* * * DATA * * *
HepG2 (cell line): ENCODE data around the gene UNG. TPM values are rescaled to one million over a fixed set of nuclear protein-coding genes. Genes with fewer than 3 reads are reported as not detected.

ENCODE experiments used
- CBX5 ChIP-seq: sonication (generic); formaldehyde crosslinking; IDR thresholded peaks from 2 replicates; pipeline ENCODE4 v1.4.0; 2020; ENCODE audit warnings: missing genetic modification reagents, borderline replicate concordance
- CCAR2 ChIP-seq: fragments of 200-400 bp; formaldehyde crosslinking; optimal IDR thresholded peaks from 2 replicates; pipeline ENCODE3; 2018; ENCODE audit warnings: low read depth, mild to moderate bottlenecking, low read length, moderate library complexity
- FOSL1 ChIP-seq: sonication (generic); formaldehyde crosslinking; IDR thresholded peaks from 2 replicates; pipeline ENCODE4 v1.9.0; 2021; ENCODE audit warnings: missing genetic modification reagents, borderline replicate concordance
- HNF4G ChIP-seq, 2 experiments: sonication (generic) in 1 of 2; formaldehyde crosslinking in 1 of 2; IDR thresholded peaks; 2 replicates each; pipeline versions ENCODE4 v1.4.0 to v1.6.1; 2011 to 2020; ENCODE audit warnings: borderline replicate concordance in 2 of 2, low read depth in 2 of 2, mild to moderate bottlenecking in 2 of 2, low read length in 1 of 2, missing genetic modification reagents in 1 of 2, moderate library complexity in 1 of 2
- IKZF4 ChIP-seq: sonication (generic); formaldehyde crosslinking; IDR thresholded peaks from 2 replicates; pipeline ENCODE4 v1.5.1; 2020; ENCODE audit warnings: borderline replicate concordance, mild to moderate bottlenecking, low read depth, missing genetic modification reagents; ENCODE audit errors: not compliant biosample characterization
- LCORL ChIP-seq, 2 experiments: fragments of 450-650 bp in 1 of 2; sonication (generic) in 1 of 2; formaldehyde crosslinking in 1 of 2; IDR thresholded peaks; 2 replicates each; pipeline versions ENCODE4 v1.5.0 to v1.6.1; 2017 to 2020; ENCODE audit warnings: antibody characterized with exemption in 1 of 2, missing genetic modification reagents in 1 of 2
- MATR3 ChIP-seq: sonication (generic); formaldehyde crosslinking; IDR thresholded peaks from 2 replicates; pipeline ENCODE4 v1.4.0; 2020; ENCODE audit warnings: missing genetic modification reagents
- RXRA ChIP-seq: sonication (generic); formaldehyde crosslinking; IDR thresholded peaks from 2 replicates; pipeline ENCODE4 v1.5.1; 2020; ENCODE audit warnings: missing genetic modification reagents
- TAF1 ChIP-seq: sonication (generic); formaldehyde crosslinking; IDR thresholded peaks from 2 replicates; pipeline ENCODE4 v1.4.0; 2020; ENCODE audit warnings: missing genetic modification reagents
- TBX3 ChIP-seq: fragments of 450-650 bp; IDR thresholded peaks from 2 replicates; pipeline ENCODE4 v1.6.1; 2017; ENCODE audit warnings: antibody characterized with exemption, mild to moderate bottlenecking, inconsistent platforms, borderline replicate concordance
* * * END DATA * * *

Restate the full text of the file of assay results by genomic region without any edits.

HepG2 (cell line): ENCODE data around the gene UNG. TPM values are rescaled to one million over a fixed set of nuclear protein-coding genes. Genes with fewer than 3 reads are reported as not detected.

ENCODE experiments used
- CBX5 ChIP-seq: sonication (generic); formaldehyde crosslinking; IDR thresholded peaks from 2 replicates; pipeline ENCODE4 v1.4.0; 2020; ENCODE audit warnings: missing genetic modification reagents, borderline replicate concordance
- CCAR2 ChIP-seq: fragments of 200-400 bp; formaldehyde crosslinking; optimal IDR thresholded peaks from 2 replicates; pipeline ENCODE3; 2018; ENCODE audit warnings: low read depth, mild to moderate bottlenecking, low read length, moderate library complexity
- FOSL1 ChIP-seq: sonication (generic); formaldehyde crosslinking; IDR thresholded peaks from 2 replicates; pipeline ENCODE4 v1.9.0; 2021; ENCODE audit warnings: missing genetic modification reagents, borderline replicate concordance
- HNF4G ChIP-seq, 2 experiments: sonication (generic) in 1 of 2; formaldehyde crosslinking in 1 of 2; IDR thresholded peaks; 2 replicates each; pipeline versions ENCODE4 v1.4.0 to v1.6.1; 2011 to 2020; ENCODE audit warnings: borderline replicate concordance in 2 of 2, low read depth in 2 of 2, mild to moderate bottlenecking in 2 of 2, low read length in 1 of 2, missing genetic modification reagents in 1 of 2, moderate library complexity in 1 of 2
- IKZF4 ChIP-seq: sonication (generic); formaldehyde crosslinking; IDR thresholded peaks from 2 replicates; pipeline ENCODE4 v1.5.1; 2020; ENCODE audit warnings: borderline replicate concordance, mild to moderate bottlenecking, low read depth, missing genetic modification reagents; ENCODE audit errors: not compliant biosample characterization
- LCORL ChIP-seq, 2 experiments: fragments of 450-650 bp in 1 of 2; sonication (generic) in 1 of 2; formaldehyde crosslinking in 1 of 2; IDR thresholded peaks; 2 replicates each; pipeline versions ENCODE4 v1.5.0 to v1.6.1; 2017 to 2020; ENCODE audit warnings: antibody characterized with exemption in 1 of 2, missing genetic modification reagents in 1 of 2
- MATR3 ChIP-seq: sonication (generic); formaldehyde crosslinking; IDR thresholded peaks from 2 replicates; pipeline ENCODE4 v1.4.0; 2020; ENCODE audit warnings: missing genetic modification reagents
- RXRA ChIP-seq: sonication (generic); formaldehyde crosslinking; IDR thresholded peaks from 2 replicates; pipeline ENCODE4 v1.5.1; 2020; ENCODE audit warnings: missing genetic modification reagents
- TAF1 ChIP-seq: sonication (generic); formaldehyde crosslinking; IDR thresholded peaks from 2 replicates; pipeline ENCODE4 v1.4.0; 2020; ENCODE audit warnings: missing genetic modification reagents
- TBX3 ChIP-seq: fragments of 450-650 bp; IDR thresholded peaks from 2 replicates; pipeline ENCODE4 v1.6.1; 2017; ENCODE audit warnings: antibody characterized with exemption, mild to moderate bottlenecking, inconsistent platforms, borderline replicate concordance